Agricultural bankers and other players in the world's grain markets say fallout from the collapse of giant broker MF Global is changing cash grain trading and fueling calls for alternatives and reforms.
Trading changes include more back to back transactions and more direct contracting by farmers to end users, eliminating middlemen like MF Global, merchandisers say.
Bankers and traders also say anger with lack of oversight by the Chicago Mercantile Exchange's clearing house regarding MF Global's supposedly secure customer accounts is rampant, spurring calls for more regulation of a traditionally close-knit, clubby and self-regulating industry.
Proposals have included the idea of setting up a separate insurance fund to hold the so-called segregated accounts that futures commission merchants (FCM's) now hold and account for with the exchange clearinghouse, which is supposed to mark to market every trade every day to assure adequate capital.
Up to $1.2 billion in such segregated customer funds are still missing eight weeks after MF Global collapsed into bankruptcy after a revelation it had made a $6 billion bet on European sovereign debt that went sour.
I don't think people are satisfied with CME's response. What the banks thought was rock solid isn't as rock solid any more, said Lance Holden, senior vice president with Wells Fargo Bank, the largest private lender to agribusiness that had customers who lost funds with MF Global.
CME Group chief operating officer Bryan Durkin told a packed meeting of the National Grain and Feed Association this month, echoing earlier testimony by CME executives to Congress, that MF Global was the culprit, not CME's clearing house.
This was the failure of a firm. A firm that broke the rules, not the failure of any clearing house. At CME, we met our obligations, Durkin told the gathering of 700 farm bankers, grain traders, brokers and farmers in Chicago.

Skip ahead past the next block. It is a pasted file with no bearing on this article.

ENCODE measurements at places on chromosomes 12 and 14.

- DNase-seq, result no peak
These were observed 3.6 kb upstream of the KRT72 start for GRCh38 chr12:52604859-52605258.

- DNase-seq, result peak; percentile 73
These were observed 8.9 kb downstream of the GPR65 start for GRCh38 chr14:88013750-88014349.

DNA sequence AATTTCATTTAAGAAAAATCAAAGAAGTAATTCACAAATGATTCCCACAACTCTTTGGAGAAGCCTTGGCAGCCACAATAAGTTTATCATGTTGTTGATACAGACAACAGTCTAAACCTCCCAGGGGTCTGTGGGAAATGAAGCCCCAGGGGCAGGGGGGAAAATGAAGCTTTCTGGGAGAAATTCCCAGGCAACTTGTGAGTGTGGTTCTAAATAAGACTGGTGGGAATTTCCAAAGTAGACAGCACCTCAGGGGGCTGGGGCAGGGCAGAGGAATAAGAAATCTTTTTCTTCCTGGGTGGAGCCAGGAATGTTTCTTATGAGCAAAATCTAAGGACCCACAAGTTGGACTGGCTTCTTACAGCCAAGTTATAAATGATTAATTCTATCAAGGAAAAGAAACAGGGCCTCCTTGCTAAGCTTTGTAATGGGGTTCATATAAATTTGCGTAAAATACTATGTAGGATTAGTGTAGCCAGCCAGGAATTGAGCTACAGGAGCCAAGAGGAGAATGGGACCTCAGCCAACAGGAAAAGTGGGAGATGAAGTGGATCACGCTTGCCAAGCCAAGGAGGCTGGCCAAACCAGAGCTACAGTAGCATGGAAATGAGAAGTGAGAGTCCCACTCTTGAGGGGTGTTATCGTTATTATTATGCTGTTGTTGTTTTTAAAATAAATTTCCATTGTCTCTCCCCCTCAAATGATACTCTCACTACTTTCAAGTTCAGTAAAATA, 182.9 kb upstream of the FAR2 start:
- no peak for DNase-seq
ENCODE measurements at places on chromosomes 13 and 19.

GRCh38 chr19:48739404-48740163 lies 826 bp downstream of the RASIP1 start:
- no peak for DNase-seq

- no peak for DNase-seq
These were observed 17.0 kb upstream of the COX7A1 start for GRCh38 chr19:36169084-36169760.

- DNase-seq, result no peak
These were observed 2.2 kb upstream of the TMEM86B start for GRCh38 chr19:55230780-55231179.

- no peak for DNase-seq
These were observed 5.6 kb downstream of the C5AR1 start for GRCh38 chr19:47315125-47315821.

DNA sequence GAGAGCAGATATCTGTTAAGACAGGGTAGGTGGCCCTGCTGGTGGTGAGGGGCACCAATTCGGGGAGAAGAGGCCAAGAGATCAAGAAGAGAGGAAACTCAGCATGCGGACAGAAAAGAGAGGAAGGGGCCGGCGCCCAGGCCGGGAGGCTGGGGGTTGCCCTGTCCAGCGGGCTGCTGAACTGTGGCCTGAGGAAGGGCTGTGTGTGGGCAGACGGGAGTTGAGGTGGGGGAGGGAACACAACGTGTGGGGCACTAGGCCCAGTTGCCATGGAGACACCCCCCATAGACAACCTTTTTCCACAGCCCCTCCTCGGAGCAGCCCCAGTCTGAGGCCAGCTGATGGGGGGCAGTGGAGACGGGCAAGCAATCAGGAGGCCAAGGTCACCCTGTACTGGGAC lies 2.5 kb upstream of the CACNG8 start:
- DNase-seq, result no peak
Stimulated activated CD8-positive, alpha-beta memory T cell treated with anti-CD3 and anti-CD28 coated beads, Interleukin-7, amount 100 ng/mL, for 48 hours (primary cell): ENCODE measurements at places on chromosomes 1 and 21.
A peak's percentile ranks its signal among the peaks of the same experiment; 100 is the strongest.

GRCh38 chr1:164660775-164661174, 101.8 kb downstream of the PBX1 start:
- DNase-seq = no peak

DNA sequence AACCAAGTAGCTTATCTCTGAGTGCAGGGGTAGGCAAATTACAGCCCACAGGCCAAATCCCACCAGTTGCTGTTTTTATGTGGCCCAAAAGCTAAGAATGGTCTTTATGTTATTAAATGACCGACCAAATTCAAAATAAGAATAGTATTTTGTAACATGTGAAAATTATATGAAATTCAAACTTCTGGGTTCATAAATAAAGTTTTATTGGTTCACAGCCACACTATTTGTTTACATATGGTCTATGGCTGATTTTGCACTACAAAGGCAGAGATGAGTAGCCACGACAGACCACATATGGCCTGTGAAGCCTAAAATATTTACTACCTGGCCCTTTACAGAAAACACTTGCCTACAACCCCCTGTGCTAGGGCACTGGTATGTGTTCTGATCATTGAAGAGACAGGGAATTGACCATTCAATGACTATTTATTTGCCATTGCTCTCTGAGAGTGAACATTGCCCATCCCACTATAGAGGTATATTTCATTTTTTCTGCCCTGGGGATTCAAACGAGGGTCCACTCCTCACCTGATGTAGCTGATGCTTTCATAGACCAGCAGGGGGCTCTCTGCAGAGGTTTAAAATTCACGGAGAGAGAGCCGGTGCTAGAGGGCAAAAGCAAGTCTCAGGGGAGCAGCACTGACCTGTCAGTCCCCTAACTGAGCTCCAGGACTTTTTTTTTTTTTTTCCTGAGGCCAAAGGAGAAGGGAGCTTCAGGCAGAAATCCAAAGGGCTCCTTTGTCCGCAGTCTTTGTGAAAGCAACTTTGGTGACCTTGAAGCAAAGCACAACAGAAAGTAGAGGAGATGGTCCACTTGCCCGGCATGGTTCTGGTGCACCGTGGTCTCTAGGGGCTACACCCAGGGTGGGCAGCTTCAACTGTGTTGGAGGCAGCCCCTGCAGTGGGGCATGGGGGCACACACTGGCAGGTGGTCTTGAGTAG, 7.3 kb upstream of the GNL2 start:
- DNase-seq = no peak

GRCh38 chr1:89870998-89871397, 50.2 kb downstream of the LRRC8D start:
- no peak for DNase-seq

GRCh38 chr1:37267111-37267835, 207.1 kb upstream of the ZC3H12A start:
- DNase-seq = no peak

We believe all customers affected should have their full balances and property returned by MF Global. Until then, we will not consider the process complete, Durkin said.
CME, looking to line up with its futures-trading customers and the banks like Wells Fargo who finance them, has pledged at least $550 million to the court trustee now sorting out the MF Global mess to help make good customers who were victimized.
But CME will need to do more, grain traders said.
We want to get the confidence back and restore confidence with the lenders too, said Diana Klemme, vice president of Grain Services Corp in Atlanta, which advises grain buyers and sellers on marketing and risk strategies.
In the end the loss of even a dime by users of the system will have a chilling impact, said Jeff Hainline, president of Advance Trading, an Illinois brokerage with many farmer and farm cooperative clients.
VOTING WITH THEIR FEET
As the CME's regulator, the Commodity Futures Trading Commission, as well as Congress and the bankruptcy court try to sort out accountability for the missing funds, many farmers and grain traders have backed off using CME's grain futures, the world pricing and risk-management benchmark for decades.
We are watching closely how these events play out to figure out what do we need to ask more of from a counter-party risk standpoint, said Sam Miller, senior vice president of agricultural banking at M&I Bank in Appleton, Wisconsin, who had customers who lost money with MF Global.